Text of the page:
The Colbert Report

The Colbert Report is a late-night satirical news show on Comedy Central.
Take My Comedy Seriously: Negative Perception Effect of the Satirist Shield

"I think [inviting Colbert to testify] was a mistake,"[1] Democratic Representative 
Steve Cohen of Tennessee told The Hill, an online political news site. Cohen was referring to Stephen Colbert testifying before the House immigration subcommittee about the day he spent as a migrant worker as part of the “Take Our Jobs” campaign by the United Farm Workers of America. He was invited to speak by California Representative Zoe Lofgren.

"Picking vegetables for 10 hours doesn't make you an expert in anything…. I think using an actor in character to give testimony makes a mockery of the committee process."[2] Apparently Representative Cohen did not understand the point of satire, which is to mock a subject, such a society’s mores, or in this case, Congress’s handling of the immigrant workers issue. 

However, it was not just politicians who said Colbert’s testimony was a joke. Many journalists agreed, viewing Colbert’s political satire in a negative light. Karen Finney, a liberal MSNBC commentator, claimed on NPR’s All Things Considered that she cringed while watching the testimony.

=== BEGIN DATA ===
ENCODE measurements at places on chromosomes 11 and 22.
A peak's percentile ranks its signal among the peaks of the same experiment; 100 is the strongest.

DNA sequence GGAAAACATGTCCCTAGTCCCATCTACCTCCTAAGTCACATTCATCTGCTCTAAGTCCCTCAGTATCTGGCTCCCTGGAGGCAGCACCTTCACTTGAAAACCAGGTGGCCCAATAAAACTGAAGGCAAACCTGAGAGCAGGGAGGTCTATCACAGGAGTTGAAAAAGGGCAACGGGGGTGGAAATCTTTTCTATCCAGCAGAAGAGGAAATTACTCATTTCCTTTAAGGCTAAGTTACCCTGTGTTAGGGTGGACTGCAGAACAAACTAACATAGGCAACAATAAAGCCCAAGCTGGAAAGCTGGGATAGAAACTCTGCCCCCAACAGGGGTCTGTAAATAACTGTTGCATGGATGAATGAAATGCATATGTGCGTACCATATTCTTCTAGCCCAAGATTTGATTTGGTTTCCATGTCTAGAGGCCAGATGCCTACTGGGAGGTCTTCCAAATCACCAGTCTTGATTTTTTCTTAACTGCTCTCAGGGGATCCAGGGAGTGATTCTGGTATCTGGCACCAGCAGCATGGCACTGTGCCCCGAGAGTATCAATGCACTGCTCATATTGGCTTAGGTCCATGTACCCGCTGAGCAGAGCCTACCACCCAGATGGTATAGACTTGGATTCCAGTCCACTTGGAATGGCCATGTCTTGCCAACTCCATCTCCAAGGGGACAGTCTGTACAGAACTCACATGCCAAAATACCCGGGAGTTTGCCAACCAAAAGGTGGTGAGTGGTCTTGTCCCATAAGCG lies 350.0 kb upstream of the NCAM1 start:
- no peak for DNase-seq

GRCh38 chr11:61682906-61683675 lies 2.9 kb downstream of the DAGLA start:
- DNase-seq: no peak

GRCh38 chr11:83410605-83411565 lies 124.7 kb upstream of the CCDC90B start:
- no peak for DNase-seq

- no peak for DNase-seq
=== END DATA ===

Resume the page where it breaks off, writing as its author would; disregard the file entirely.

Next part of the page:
Stephen Colbert plays illegal farm worker for a day.

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Fallback Position - Migrant Worker - Zoe Lofgren
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 “[U]nfortunately, I don’t think this levity actually furthered the cause…. Levity, in this sort of situation, only works if it’s helping to point out the irony and sort of move the cause along.[3] I can only assume that Finney missed the irony in all of Colbert’s lines, like this one:

“I don’t want a tomato picked by a Mexican. I want it picked by an American, then sliced by a Guatemalan, and served by a Venezuelan in a spa, where a Chilean gives me a Brazilian. Because my great-grandfather did not travel across 4,000 miles of the Atlantic Ocean to see this country overrun by immigrants.”[4]

Nonetheless, many members of the media shared Linney’s sentiments. The Washington Examiner, a daily tabloid, published that Colbert’s testimony “fell flat” as the question “Why are we allowing this clown to make a mockery or our hearing and take up our time?” seemed to linger in the congressional air.[5]
Elites in media and politics stereotyped Colbert as a mere clown before he even reached the microphone. As this research project has shown, satire has great power to criticize. Although some satirists do not wish to admit it, their colorful criticisms can help shed light on hypocrisy that the public failed to otherwise notice or discuss. If the history of satirical news programs has shown anything, it is that governments know, fear, and have attempted to suppress satirical speech because of its perceived impact on public opinion.  For politicians and journalists to sneer at Colbert’s profession and ignore the content of his criticism, they must truly fail to see the impact satire can have on encouraging deliberative democracy.